I Post to Know I’m Not Alone

I Post to Know I’m Not Alone

My first ever Facebook post: “in Pasadena, CA…this constant fantastic weather must get boring…” My research into my social media origins brought back fantastic memories of two great weeks spent at Fuller Seminary in their DMin program. Facebook was originally only open to people with college or university email accounts. It opened up to the public in September of 2006. I jumped on 9 months later, not knowing fully what to do with it. Browsing my first few posts was pretty hilarious. “Going to a soccer game”; “zzzzzzzzzz,” “flying back to Nashville,” etc. There were, more often than not, zero “likes” or responses. It was an empty space at first. From what I can tell, many of my first FB friends are still here and haven’t unfriended me because of my posts. It’s remarkable how FB has changed how we all interact with the world. There are parts of it that are disturbing: the proliferation of misinformation, hateful contextless interactions with strangers; the acceptance of non-stop marketing as norm…I could go on.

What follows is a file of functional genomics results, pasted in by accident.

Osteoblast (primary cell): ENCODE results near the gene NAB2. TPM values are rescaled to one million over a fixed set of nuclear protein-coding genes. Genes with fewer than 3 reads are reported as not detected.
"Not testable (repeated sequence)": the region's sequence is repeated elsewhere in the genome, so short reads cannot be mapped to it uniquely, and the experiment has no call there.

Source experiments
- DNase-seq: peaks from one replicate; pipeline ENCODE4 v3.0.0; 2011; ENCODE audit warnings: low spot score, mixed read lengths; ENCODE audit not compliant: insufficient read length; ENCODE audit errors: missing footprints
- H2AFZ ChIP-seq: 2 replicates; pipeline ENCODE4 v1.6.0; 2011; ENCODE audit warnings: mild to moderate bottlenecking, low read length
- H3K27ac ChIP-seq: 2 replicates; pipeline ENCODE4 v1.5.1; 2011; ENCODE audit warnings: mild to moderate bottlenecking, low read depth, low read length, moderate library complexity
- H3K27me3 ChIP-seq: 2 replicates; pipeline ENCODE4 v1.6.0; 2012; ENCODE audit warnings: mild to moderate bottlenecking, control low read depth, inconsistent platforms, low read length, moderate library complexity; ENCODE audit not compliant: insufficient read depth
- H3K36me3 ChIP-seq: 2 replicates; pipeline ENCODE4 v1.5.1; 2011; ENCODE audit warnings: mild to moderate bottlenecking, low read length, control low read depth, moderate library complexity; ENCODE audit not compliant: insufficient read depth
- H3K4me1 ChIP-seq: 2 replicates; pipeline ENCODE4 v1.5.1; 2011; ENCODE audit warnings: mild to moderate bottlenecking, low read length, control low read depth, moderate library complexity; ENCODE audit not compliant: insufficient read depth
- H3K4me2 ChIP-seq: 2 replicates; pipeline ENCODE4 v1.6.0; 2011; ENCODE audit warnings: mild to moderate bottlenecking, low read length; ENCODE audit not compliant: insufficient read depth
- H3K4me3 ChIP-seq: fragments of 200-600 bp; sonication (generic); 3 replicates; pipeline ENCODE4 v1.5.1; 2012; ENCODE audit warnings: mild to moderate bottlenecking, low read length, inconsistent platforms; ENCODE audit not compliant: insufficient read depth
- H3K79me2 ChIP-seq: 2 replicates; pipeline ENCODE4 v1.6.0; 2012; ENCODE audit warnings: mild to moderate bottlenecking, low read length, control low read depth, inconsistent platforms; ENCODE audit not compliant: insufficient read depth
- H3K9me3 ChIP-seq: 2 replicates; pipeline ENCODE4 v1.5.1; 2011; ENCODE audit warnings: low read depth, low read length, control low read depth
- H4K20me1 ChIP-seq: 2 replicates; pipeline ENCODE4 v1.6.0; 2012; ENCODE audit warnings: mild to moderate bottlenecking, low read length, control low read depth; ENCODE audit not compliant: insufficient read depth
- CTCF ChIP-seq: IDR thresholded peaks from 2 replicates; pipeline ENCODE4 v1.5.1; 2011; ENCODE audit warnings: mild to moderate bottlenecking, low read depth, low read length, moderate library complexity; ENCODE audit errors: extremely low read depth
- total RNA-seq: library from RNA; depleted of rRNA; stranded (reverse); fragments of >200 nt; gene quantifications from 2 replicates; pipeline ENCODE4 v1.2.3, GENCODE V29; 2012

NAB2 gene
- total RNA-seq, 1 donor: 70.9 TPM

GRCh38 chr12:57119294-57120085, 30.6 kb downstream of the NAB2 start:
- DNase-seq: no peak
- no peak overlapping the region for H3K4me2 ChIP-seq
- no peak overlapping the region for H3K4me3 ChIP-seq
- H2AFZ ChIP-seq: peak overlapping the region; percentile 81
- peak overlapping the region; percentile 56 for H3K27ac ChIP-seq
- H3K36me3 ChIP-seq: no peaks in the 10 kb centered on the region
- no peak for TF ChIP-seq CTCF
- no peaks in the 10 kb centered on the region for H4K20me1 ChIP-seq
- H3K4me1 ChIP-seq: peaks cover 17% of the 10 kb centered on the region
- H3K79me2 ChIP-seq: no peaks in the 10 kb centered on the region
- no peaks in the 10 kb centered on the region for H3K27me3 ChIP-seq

But, I still land on the side of the optimist. I’ve been able to renew relationships from all my past lives (family, hometown, high school, college, seminary, previous jobs, past towns). I’ve watched former students start families, I ‘ve seen their children go off to college, marry, and start their families. Rich, deep conversations often develop with people I know well as well as with people I’ve only just met. I couldn’t begin to put a value on these things. I’ve considered dropping off for all the reasons many of you have considered leaving. But I would miss the community. For every crazy story or troll, I’ve found I have multiple dearly loved friends with whom I discover so many shared beautiful things in common.